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|2007 to 2008|
|2008 to 2009|
|Average number of calls per booked appointment to the Choose and Book Appointments Line (TAL) operated by NHS Direct on behalf of the national health service|
|September 2007 to March 2008|
|April 2008 to October 2008|
|(1) Data were not collected prior to September 2007|
Norman Lamb: To ask the Secretary of State for Health how many complaints about the Choose and Book appointments line have been received in each of the last 36 months; and if he will make a statement. 
Mr. Bradshaw: Where a complaint is raised with NHS Direct regarding the Choose and Book Appointments Line, NHS Direct manages these in line with the NHS (Complaints) Regulations 2004, and the Department's Implementation Guidance for the NHS (Complaints) Regulations 2004 and Good Practice Toolkit for Local Resolution.
|(1) Recorded complaints for the period April 2006 to March 2007 included all complaints collated by NHS Direct in relation to the Choose and Book Appointments Line, irrespective of whether they related to a third party organisation.|
Data were not collected prior to April 2006 relating to complaints.
Mr. Burstow: To ask the Secretary of State for Health how many copies of the employers (a) resource pack and (b) booklets relating to (i) social care and (ii) social work have been downloaded from his Departments social care and social work careers information website in each quarter since it was established. 
Phil Hope: The social work and social care website, at: www.socialworkandcare.co.uk provides information to prospective candidates for social care jobs, or for those considering a career in social work. The website provides information on what working in social care involves, the qualifications and experience that new entrants require and other guidance for people considering making an application. It also has resources to assist employers run their own recruitment campaign.
Figures regarding the number of resources downloaded from the site are only available from March 2008. Prior to this, the coding to allow unique identification of materials being downloaded was not in place.
|Number of resources downloaded|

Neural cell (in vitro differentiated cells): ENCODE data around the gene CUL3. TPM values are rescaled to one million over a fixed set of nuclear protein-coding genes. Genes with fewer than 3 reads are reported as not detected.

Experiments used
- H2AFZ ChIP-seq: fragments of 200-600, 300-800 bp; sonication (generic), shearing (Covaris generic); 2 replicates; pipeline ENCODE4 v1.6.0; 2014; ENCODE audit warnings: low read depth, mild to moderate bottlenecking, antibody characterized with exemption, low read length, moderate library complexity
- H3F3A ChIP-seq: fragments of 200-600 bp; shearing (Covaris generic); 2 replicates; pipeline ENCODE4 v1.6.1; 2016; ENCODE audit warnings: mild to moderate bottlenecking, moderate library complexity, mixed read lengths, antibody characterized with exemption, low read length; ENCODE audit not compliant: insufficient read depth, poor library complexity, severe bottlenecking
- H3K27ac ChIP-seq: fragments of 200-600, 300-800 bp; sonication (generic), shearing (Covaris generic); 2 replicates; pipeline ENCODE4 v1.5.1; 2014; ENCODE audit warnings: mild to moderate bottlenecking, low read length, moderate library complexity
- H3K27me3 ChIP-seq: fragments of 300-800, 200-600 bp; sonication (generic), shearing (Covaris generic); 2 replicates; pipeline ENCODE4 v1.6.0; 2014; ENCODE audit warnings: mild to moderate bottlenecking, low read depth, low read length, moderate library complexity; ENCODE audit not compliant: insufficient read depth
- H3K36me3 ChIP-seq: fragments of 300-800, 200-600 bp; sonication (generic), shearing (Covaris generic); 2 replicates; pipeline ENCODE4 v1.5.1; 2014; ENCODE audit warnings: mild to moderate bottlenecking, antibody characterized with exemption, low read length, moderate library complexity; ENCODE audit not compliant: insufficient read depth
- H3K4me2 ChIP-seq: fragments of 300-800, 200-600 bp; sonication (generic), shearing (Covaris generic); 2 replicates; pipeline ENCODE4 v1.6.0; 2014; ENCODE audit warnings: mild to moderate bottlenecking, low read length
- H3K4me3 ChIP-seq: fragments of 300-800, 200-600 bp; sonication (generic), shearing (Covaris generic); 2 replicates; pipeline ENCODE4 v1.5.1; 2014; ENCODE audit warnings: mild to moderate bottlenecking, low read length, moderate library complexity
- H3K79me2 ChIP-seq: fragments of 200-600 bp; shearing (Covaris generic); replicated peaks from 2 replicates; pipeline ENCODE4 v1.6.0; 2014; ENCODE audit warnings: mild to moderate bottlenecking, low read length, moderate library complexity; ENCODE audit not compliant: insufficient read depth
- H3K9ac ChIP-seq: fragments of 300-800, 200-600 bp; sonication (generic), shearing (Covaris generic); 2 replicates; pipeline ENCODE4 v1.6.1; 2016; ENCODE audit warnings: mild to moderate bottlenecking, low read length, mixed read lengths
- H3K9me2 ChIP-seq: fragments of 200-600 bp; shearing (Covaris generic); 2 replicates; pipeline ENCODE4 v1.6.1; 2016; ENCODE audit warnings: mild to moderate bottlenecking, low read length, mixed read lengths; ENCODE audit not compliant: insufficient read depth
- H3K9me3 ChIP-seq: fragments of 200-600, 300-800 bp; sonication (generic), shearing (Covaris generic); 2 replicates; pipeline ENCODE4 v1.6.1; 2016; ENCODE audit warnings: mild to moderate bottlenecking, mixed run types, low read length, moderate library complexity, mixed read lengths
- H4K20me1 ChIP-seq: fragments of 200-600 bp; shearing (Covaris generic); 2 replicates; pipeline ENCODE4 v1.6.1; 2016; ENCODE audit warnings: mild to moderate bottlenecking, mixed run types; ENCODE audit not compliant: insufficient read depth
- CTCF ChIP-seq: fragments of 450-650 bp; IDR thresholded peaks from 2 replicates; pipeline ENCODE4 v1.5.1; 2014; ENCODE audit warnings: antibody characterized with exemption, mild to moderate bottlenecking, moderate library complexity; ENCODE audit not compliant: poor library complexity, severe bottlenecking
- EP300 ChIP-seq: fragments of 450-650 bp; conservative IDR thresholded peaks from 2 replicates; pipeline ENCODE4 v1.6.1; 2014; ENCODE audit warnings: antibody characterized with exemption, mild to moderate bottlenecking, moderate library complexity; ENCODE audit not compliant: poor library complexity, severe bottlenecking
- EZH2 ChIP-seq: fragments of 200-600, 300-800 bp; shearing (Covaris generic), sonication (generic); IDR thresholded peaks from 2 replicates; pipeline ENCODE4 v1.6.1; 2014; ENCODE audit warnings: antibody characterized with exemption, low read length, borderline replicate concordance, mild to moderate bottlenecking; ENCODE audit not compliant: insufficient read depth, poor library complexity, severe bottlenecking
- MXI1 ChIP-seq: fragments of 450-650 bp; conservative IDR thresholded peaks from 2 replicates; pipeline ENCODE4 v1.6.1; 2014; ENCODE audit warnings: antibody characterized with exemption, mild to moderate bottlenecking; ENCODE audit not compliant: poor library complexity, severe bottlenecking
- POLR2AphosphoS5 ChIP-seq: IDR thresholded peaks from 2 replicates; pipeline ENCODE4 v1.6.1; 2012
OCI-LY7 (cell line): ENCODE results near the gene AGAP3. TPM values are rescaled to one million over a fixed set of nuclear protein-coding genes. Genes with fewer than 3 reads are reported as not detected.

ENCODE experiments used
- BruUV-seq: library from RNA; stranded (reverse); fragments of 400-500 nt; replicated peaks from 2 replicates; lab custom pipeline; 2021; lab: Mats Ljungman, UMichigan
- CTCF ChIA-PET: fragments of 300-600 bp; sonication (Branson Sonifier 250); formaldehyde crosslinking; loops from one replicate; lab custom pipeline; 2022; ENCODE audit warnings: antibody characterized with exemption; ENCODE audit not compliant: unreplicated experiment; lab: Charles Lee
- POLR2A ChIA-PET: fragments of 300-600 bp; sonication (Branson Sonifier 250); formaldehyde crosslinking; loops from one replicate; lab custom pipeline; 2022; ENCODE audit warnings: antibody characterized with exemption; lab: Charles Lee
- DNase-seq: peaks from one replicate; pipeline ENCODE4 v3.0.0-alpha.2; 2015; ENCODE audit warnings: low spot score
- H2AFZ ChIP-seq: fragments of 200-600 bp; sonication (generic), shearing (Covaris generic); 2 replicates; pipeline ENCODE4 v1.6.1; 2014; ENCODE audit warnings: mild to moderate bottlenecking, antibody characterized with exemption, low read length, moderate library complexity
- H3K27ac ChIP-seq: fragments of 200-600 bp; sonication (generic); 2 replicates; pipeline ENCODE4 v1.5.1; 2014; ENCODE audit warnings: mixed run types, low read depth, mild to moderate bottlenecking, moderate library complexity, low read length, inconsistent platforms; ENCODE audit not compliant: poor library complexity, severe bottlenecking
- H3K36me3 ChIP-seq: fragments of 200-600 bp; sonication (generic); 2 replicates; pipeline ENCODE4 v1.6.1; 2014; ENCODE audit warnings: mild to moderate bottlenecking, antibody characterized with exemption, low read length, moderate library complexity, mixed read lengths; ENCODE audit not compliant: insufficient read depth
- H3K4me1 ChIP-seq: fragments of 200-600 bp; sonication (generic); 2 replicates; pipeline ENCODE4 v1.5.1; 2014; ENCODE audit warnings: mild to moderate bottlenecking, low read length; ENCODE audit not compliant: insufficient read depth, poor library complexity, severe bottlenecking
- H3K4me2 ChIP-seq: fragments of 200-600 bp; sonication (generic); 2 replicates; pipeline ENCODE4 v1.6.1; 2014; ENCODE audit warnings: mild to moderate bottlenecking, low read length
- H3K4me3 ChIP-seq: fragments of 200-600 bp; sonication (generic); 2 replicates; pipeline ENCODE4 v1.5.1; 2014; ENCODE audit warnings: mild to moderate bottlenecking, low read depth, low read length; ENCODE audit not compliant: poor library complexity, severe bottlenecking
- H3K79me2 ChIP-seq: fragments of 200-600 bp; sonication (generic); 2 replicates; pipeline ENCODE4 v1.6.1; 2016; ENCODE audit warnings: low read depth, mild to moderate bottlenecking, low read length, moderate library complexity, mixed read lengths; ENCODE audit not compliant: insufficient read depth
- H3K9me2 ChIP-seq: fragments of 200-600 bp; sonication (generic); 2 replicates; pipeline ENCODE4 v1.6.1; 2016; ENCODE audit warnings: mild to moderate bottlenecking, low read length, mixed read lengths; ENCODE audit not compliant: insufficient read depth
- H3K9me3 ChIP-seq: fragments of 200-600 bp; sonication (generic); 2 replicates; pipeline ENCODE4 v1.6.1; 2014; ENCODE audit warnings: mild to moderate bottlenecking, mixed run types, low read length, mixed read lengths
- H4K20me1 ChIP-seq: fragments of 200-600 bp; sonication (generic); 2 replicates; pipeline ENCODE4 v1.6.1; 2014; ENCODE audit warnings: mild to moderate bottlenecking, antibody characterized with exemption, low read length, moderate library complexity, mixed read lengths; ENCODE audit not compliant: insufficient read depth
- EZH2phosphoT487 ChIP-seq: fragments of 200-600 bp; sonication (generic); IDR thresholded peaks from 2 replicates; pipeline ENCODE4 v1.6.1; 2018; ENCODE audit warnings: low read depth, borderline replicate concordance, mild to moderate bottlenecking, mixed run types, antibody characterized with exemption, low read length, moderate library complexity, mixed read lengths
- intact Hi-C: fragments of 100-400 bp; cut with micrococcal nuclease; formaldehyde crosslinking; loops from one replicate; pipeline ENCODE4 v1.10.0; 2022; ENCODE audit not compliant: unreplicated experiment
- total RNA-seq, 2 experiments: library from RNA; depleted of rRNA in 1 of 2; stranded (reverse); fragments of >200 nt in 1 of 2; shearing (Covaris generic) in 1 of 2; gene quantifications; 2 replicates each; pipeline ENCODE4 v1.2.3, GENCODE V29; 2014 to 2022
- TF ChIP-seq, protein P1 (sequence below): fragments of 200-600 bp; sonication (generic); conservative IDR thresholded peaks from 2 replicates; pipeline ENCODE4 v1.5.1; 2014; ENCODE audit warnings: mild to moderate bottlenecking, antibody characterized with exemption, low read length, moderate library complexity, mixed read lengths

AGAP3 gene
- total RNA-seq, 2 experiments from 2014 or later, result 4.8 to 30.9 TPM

Hospital Episode Statistics (HES) from 2006-07 suggest there were around 96,000 and 8,000 emergency admissions with a primary or secondary diagnosis of stroke in England and the East Midlands Strategic Health Authority respectively. However, this figure under-represents the true incidence of stroke for
two reasons. Firstly, HES data only include those who were admitted to hospital with a diagnosis of stroke but not all stroke patients currently attend hospital. Secondly, the count of admissions does not represent the total number of patients as a person may be admitted more than once in the year. HES data cannot answer the question in the form requested. Academic estimates suggest there are around 110,000 strokes in England per annum.
Norman Baker: To ask the Secretary of State for the Home Department what factors underlie the increases in the number of procedures conducted under the Animals (Scientific Procedures) Act 1986 in each of the last six years; and if she will take steps to reduce the number of procedures in future years. 
Meg Hillier [holding answer 24 November 2008]: Many factors influence trends in the use of animals under the Animals (Scientific Procedures) Act 1986, including the economic climate, global trends in scientific endeavour and strategic decisions by funding bodies. The increase in the use of genetically altered strains seen over recent years has also had an impact as advances in genetics open up new and promising avenues of medical research.
The licensing system under the 1986 Act is demand-led and we have no control over the number of project licence applications we receive. The Act limits such animal use to where there is a clear benefit to people, animals or the environment when there is no means of obtaining these benefits without animal use, or at a lesser animal welfare cost. All scientists and researchers undertaking animal research in the UK are required to take into account the 3Rs (measures to replace, reduce, and refine animal use) when devising their programmes of research proposals.
In 2004, the Government established the National Centre for the 3Rs to provide a focal point and resources for such activities. The NC3Rs drives advances in the 3Rs by taking a robust scientific approach, and bringing together expertise from a diverse range of areas, including academia, industry, Government and regulatory bodies.
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